When error rate goes up – is it a critical transaction such as search? Or is it a rather uncritical such as the Contact Page. Or is a BOT causing lots of errors because it crawls through pages that do not exist anyway or that require authentication and with that skews the overall error rate?
#6 Are critical transactions impacted?
What if your critical transactions are impacted such as the landing page, login, search, or entering a ticket in your support system? These are critical transactions to you, your end users, or your colleagues that need to use the back office software for their daily tasks. If these are impacted you need to act fast. Therefore it is important to monitor these critical transactions on failure rate as well as performance. If these are impacted it is more important to act than other transactions that are not vital to your business – and – you also know which subject matter experts to call:
#7 Is the problem related to bad coding?
If application response time is getting slower the first question is whether it is because of bad coding. Analyzing the performance hotspot to the code level can tell you whether most of the time is spent because of inefficient algorithms or just not following coding and architectural best practices:
#8 Does the infrastructure cause an issue?
What if it is not the app itself, but the app is running low on resources provided by the infrastructure? What if the CPU required running the Garbage Collector is not available because the machine also runs lots of other services on an already over utilized machine? In that case it is time to think about the infrastructure – better distributing these applications and services or scaling the infrastructure:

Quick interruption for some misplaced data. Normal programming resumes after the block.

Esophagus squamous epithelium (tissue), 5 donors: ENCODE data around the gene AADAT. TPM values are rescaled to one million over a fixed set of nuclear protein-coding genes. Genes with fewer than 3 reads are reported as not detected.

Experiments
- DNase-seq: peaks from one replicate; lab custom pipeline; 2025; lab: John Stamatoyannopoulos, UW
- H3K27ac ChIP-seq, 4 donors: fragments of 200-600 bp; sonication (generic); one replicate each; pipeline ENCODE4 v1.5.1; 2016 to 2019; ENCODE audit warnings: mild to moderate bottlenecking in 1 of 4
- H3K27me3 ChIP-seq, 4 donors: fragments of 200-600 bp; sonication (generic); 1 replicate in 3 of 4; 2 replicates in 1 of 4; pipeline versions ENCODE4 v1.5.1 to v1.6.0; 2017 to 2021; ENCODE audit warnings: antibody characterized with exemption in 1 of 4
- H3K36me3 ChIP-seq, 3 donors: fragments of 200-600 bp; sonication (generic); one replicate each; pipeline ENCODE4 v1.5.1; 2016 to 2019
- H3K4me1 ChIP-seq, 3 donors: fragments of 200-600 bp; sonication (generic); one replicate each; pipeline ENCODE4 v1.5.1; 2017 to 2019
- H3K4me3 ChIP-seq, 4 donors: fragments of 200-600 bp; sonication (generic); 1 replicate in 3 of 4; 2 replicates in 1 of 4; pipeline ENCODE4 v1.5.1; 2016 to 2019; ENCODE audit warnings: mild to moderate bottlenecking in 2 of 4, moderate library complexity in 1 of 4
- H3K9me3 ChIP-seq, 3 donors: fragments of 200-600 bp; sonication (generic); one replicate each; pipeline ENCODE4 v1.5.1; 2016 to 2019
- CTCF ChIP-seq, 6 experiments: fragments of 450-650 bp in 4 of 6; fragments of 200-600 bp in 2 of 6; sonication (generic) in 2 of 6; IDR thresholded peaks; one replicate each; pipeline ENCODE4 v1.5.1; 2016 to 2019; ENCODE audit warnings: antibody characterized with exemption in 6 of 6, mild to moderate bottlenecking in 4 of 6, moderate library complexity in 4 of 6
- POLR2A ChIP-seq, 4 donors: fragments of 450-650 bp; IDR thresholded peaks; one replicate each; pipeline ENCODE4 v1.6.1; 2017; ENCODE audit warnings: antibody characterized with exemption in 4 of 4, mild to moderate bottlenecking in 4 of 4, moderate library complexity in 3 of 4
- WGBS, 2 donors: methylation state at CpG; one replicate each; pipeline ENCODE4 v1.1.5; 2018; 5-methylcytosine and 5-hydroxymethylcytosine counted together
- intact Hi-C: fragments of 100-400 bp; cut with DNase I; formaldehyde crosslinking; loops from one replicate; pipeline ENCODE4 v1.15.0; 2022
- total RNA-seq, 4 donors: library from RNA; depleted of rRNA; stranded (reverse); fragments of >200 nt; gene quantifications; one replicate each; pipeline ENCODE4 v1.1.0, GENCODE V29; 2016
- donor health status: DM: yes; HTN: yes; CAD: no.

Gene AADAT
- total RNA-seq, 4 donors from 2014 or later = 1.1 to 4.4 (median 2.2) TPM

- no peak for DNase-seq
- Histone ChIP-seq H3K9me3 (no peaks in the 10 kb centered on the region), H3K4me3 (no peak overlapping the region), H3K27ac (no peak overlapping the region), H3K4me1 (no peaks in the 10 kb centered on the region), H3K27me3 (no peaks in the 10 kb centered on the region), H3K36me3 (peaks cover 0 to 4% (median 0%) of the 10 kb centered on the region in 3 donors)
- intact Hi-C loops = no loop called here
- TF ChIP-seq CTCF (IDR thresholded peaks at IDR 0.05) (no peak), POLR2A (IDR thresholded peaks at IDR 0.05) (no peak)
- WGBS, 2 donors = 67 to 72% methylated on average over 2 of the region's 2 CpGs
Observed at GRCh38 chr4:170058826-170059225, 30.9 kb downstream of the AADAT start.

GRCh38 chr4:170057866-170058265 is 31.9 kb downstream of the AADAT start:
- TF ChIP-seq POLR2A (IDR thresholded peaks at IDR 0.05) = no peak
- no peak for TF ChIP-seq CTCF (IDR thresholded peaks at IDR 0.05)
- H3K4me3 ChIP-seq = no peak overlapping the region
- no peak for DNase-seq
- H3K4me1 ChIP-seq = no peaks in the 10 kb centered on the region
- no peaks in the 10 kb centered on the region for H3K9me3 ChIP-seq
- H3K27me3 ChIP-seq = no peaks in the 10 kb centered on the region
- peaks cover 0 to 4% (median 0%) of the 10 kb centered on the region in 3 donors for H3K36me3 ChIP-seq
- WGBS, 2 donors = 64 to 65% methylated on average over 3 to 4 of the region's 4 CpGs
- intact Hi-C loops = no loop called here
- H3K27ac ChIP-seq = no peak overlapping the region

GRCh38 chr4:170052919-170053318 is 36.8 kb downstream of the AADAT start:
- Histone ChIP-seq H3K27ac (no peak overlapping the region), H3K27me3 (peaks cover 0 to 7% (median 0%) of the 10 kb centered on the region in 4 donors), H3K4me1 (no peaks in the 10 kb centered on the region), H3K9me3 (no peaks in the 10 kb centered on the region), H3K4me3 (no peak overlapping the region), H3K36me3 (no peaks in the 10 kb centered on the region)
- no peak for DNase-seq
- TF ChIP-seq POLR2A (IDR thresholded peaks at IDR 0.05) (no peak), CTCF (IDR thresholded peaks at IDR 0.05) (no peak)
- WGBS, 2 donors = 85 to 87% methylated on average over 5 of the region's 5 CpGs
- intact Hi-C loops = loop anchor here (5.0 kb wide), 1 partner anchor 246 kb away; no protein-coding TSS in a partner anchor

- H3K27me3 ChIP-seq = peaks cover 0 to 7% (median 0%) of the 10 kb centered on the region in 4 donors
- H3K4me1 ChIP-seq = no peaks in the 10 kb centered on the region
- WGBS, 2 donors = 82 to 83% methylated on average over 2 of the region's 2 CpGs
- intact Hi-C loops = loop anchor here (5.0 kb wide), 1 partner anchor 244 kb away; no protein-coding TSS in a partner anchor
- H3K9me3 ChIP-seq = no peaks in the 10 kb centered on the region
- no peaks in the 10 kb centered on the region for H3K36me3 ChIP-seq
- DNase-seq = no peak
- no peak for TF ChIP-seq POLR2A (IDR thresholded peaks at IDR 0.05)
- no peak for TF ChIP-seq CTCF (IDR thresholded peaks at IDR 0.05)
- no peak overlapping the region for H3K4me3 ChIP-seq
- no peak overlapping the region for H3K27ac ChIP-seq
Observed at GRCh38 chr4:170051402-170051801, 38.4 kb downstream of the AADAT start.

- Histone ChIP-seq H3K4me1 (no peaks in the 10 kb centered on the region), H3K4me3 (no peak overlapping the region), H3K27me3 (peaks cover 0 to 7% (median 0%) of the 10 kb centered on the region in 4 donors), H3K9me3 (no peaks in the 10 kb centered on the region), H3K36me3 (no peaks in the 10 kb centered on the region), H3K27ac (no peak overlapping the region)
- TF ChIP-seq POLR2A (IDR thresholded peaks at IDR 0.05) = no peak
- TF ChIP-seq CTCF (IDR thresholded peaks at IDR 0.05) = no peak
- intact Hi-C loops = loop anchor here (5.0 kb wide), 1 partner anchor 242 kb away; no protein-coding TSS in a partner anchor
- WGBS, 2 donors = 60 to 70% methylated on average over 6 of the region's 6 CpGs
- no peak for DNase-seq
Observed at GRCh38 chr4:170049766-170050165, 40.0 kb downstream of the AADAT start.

#9 Is the AppServer the issue?
Depending on the AppServer you are using you have multiple configuration options to optimize the usage for your environment. The question remains whether the AppServer might be responsible for performance issues caused by an incorrect setting or corrupt deployment. Correct resource pool (threads, database connection, …) sizing, security settings or logging options can impact the performance. If it turns out that the AppServer is the problem contact your IBM, Oracle, Microsoft … specialist:
#10 Is the problem in the virtual machine?
Leveraging virtual compute power – whether it is from your local running VM server farm or running in one of the cloud providers – provides lots of flexibility. But it can also be the reason for performance problems if the virtual machines are not properly sized or are battling for resources with other virtual machines on the same virtual server. Knowing the impact of virtualization on the application allows you to call in the VM experts and not the app developers to solve a problem:
Have an answer to these questions?
Now that you have an idea about the right questions to ask before you call a war room session together- or before you accept a call into such scenario, you can start focusing on preventing these sessions. Whether you are a developer, architect or on the business side; make sure you have the real facts available in order to get through these situations as fast as possible by calling in the RIGHT people and giving them the RIGHT data to analyze.
Better than spending time in War Rooms however is to prevent the number of times these situations come up. If you want to learn more about this check out some of the other blogs we recently wrote such as Performance-focused DevOps or – in case you happen to be getting ready for the holiday shopping season – Verify Readiness in Test & Pre-Production.